Author Anthony Mitchell Sammarco's treatment of the city's history in Somerville, the first photographic history of the area ever published, combines informative text with over 200 vintage images of the city's development. Somerville joins numerous other well-received pictorial histories of Boston's neighborhoods--such as Charlestown, South Boston, Dorchester, and Roxbury--in the Images of America book series, and will certainly occupy a prominent position in this significant collection.
Somervilleby Anthony Mitchell Sammarco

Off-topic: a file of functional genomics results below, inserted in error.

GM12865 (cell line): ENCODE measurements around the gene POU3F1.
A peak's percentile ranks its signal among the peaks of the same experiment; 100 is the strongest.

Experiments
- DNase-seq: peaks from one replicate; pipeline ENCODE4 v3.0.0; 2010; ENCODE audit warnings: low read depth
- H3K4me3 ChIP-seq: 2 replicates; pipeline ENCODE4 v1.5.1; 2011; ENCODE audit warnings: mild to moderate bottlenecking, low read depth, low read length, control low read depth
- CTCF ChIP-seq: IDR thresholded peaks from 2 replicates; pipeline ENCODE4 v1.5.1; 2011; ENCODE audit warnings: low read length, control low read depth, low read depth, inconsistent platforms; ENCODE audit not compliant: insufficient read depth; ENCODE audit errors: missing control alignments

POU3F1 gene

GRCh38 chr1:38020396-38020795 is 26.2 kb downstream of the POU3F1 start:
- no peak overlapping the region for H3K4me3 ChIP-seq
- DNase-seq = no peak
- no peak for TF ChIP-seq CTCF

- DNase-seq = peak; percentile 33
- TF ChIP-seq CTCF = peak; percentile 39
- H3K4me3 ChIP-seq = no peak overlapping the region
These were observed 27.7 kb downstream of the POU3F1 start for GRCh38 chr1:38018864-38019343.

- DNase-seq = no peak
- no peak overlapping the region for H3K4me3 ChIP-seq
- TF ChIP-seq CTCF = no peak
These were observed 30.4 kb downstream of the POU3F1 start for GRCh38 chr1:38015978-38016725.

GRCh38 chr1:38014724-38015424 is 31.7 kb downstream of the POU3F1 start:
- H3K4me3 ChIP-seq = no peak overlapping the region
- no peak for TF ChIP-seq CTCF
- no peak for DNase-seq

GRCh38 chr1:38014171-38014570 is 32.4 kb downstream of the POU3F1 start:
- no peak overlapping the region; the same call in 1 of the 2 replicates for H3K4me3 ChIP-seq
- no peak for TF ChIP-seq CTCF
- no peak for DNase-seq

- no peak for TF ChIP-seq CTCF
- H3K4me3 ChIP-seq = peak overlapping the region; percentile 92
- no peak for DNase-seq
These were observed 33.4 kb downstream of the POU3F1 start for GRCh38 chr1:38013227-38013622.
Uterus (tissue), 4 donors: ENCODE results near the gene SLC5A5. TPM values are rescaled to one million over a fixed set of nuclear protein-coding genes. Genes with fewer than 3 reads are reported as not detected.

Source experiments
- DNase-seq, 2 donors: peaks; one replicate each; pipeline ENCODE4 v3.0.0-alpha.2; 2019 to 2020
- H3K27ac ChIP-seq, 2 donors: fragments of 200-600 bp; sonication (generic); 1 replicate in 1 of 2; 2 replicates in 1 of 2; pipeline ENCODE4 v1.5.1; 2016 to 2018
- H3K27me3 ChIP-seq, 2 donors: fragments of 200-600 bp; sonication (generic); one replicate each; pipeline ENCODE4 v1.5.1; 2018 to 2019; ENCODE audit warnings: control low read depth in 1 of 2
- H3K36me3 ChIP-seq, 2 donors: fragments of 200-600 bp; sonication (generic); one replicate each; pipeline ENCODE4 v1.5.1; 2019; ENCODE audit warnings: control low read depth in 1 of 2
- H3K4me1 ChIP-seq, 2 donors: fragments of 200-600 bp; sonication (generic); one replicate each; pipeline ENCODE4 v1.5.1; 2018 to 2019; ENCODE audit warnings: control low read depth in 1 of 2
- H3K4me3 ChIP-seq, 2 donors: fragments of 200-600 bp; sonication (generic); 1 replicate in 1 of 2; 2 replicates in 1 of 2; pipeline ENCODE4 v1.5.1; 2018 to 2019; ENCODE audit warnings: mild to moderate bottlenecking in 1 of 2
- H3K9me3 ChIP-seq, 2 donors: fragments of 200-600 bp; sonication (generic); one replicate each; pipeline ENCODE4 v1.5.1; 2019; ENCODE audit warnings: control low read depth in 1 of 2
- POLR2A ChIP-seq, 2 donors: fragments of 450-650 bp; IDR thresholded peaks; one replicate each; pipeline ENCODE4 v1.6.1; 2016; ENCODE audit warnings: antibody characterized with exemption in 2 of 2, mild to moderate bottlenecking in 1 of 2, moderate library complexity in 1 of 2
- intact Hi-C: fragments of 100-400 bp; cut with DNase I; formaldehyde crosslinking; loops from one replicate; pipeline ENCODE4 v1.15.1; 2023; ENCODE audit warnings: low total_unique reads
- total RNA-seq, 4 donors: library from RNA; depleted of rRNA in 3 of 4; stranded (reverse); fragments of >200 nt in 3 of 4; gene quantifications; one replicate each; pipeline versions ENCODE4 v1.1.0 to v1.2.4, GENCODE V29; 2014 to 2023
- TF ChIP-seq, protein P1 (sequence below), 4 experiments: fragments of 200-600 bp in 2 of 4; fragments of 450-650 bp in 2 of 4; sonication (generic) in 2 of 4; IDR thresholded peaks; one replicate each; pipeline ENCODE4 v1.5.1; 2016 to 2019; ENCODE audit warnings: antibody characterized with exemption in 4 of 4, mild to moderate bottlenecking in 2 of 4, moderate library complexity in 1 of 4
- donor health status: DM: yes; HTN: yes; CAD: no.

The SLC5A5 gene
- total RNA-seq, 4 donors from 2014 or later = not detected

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Once a part of Charlestown that could only be reached via "The Neck" (present-day Sullivan Square), Somerville became accessible from Boston with the construction of the Middlesex Canal and the extension of various rail lines in the mid- to late nineteenth century. By 1842, Somerville's population had increased to the point that the town officially separated itself from Charlestown. Over the years, the population continued to grow. With the increase in population came tremendous change, including the subdivision of farms and estates for residential neighborhoods. The city of Somerville was incorporated in 1871, and the bucolic borough became the beloved hometown of many residents over the next century. Described by Mayor Edward Glines as "healthy, morally clean, comfortable and convenient," Somerville has thrived for years as an attractive, modern residential neighborhood.
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